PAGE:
Minnesota Majority says Margaret Schneider May be an Unwitting Pawn in County Attorney Association’s Lobbying Effort
86 year-old Margaret Schneider voted twice. Once by absentee ballot and once in person on election day. That’s a fact she admits. According to news reports, she suffers from Parkinson’s disease and dementia. Schneider claims she was confused and questions why election judges didn’t catch the fact that it was noted on the roster that she’d already voted by absentee ballot and stop her.
After a required investigation, Nicollet County Attorney Michelle Fischer has proceeded to charge Ms. Schneider with voter fraud. Fischer claims she has no choice in the matter because of a Minnesota statute requiring a county attorney to investigate voter fraud allegations and upon finding probable cause, to prosecute.
It just so happens that right now at the Capitol, the County Attorneys Association is trying to shed that particular responsibility and make the investigation and prosecution of voter fraud cases optional, which raised red flags for Minnesota Majority.
“In Minnesota’s election laws, in order for this to be a crime, the voter would have to have intent to vote more than once,” said Minnesota Majority president Dan McGrath. “Is there probable cause that she deliberately, knowingly voted twice? If not, there’s no crime. Prosecutors are trying to pretend that they have no choice but to prosecute in cases like this, but in reality, they have been making those decisions and choosing not to prosecute when intent can’t be established for years under the current law.”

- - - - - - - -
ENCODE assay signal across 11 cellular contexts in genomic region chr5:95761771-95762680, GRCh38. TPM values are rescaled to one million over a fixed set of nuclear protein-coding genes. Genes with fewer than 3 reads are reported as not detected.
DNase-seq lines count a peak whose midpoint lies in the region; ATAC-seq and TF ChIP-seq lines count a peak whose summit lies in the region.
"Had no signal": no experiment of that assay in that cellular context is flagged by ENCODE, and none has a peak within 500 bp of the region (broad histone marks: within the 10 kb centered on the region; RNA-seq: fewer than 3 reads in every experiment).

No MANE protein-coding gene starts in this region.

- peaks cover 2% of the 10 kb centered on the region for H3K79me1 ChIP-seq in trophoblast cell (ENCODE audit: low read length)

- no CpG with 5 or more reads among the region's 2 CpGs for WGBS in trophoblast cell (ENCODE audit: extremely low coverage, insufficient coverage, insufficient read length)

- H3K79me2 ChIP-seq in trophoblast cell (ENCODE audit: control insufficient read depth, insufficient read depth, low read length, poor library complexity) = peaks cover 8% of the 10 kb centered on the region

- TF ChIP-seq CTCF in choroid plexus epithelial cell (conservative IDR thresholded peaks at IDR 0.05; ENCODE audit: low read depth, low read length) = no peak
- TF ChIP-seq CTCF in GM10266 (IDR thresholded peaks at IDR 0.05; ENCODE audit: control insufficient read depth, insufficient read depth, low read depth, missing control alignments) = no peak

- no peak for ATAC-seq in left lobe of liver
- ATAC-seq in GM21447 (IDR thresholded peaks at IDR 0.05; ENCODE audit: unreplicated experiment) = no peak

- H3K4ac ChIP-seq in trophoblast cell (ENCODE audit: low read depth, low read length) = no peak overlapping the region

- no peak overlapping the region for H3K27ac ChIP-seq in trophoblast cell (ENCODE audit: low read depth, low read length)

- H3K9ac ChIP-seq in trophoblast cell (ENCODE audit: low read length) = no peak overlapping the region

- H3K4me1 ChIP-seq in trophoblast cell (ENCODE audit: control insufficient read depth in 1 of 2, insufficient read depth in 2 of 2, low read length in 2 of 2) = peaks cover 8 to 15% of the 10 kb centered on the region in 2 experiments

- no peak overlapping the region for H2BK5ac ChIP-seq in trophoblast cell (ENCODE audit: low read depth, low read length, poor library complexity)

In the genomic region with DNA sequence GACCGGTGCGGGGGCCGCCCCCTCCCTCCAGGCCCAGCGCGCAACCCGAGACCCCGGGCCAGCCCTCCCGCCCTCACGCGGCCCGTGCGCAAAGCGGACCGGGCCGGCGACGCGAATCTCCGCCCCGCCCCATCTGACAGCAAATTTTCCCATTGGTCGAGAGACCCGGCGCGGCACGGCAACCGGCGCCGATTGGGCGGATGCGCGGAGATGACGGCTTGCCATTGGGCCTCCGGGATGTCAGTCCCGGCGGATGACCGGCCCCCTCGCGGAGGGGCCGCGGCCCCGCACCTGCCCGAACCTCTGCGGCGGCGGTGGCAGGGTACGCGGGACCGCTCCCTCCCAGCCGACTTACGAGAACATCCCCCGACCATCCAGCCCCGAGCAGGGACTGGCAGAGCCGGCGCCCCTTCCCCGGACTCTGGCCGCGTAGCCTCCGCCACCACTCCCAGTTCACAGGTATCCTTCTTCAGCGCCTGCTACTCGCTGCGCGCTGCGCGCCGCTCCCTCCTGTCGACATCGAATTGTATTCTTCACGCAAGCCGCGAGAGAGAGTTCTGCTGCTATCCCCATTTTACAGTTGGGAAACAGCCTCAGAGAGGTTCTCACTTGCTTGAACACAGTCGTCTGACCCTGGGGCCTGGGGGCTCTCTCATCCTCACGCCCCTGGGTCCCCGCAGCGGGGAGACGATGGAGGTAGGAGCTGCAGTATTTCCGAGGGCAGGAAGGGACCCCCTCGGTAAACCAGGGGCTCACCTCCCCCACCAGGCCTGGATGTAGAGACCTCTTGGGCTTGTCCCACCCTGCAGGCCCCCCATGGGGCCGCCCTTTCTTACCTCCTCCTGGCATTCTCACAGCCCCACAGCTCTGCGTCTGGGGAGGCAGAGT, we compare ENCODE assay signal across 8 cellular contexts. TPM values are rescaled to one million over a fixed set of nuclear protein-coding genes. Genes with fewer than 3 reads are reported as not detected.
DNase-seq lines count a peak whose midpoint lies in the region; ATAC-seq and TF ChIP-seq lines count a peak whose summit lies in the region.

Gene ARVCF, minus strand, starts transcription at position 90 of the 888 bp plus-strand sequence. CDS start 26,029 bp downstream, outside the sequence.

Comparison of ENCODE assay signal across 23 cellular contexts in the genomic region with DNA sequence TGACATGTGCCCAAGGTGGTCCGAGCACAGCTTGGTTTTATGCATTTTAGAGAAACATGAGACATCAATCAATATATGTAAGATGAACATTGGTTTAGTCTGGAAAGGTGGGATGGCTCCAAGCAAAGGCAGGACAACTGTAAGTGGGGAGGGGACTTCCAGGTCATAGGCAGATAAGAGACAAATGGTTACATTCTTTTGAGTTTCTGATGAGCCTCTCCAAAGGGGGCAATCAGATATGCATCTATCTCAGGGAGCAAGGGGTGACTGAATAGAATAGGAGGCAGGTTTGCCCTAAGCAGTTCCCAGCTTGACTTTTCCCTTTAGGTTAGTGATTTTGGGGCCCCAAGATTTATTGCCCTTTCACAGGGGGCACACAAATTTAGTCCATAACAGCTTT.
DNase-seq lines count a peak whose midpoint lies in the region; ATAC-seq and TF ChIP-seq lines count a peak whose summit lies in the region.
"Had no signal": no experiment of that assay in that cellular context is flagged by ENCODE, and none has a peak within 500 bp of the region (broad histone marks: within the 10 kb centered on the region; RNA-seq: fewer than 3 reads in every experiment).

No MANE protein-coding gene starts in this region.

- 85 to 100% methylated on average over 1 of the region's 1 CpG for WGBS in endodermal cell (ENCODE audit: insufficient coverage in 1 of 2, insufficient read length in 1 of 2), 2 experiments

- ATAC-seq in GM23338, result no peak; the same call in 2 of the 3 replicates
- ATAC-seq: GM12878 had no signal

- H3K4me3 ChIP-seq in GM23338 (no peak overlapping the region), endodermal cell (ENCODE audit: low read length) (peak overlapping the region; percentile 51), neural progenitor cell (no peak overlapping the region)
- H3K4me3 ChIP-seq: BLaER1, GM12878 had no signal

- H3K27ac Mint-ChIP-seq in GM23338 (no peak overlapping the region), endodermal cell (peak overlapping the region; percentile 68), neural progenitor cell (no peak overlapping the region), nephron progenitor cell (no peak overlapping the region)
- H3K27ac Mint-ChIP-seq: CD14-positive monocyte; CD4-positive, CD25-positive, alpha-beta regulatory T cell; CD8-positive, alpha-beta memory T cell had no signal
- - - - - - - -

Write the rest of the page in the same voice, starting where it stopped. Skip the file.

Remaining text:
Minnesota Majority produced evidence of 1,099 ineligible people voting in the 2008 election that was provided to the various county attorneys for investigation. 200 were charged and convicted for “ineligible knowingly votes.” The other 899 were not charged, primarily because the county attorneys could not prove intent to commit voter fraud.
“It may be that the county attorney is prosecuting Margaret Schneider in order to garner sympathy for her while inaccurately claiming the law that the County Attorneys Association happens to be lobbying to change compels her. It smacks of cold political calculation. The law doesn’t need to be changed. If the prosecution can’t prove that Schneider knowingly voted twice, she won’t be convicted, and following the actions of other county attorneys and the law, probably should not have been charged,” McGrath said.